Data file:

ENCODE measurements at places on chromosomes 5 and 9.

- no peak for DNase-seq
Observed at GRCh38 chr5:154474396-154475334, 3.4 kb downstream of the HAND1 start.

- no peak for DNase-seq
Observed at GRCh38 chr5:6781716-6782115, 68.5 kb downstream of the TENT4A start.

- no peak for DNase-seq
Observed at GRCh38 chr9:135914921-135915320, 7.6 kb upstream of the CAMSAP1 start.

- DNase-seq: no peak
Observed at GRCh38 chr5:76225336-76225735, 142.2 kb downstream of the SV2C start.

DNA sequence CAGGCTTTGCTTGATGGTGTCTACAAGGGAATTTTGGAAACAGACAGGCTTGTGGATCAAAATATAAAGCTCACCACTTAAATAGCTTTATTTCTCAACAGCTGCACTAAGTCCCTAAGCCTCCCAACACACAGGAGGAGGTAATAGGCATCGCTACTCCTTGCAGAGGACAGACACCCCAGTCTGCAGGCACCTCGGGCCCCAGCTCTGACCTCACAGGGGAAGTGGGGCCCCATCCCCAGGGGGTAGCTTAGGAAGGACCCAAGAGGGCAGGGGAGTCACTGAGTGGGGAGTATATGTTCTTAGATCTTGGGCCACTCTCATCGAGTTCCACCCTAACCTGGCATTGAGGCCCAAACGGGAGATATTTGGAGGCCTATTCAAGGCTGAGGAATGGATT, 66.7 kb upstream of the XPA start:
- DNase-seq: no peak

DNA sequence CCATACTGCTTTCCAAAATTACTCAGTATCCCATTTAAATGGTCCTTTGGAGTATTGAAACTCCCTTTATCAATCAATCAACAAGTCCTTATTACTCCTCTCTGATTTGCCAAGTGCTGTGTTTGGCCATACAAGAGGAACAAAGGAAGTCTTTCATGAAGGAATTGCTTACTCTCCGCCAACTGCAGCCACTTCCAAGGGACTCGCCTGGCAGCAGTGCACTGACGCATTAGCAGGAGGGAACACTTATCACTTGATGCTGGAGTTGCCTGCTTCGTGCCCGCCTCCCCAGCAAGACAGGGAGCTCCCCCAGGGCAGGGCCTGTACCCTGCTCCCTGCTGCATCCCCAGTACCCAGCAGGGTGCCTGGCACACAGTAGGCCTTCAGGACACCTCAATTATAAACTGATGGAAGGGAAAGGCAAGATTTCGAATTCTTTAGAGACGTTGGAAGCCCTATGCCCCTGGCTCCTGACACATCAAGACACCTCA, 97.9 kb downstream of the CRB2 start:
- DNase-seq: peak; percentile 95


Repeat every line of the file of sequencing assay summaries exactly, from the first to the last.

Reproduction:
ENCODE measurements at places on chromosomes 5 and 9.

- no peak for DNase-seq
Observed at GRCh38 chr5:154474396-154475334, 3.4 kb downstream of the HAND1 start.

- no peak for DNase-seq
Observed at GRCh38 chr5:6781716-6782115, 68.5 kb downstream of the TENT4A start.

- no peak for DNase-seq
Observed at GRCh38 chr9:135914921-135915320, 7.6 kb upstream of the CAMSAP1 start.

- DNase-seq: no peak
Observed at GRCh38 chr5:76225336-76225735, 142.2 kb downstream of the SV2C start.

DNA sequence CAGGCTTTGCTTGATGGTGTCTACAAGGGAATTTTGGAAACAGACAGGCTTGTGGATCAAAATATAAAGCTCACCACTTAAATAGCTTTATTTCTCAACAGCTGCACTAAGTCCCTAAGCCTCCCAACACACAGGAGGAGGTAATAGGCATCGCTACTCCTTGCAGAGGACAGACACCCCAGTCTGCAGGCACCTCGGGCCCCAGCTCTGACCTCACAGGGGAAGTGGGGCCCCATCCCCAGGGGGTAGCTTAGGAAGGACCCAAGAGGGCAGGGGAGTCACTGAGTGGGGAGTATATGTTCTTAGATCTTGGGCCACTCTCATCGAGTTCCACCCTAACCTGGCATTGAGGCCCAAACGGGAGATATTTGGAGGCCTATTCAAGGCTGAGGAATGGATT, 66.7 kb upstream of the XPA start:
- DNase-seq: no peak

DNA sequence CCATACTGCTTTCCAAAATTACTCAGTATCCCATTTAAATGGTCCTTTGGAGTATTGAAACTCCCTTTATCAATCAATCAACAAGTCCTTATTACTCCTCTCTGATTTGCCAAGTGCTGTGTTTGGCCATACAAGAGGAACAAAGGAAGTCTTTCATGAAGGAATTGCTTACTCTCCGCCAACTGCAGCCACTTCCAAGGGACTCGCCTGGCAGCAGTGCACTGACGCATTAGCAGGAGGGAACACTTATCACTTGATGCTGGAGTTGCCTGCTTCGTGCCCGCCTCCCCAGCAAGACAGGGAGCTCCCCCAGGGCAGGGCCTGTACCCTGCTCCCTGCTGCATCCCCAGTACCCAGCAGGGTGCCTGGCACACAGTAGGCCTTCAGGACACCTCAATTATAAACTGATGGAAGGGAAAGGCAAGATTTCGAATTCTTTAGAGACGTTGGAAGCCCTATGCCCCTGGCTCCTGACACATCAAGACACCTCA, 97.9 kb downstream of the CRB2 start:
- DNase-seq: peak; percentile 95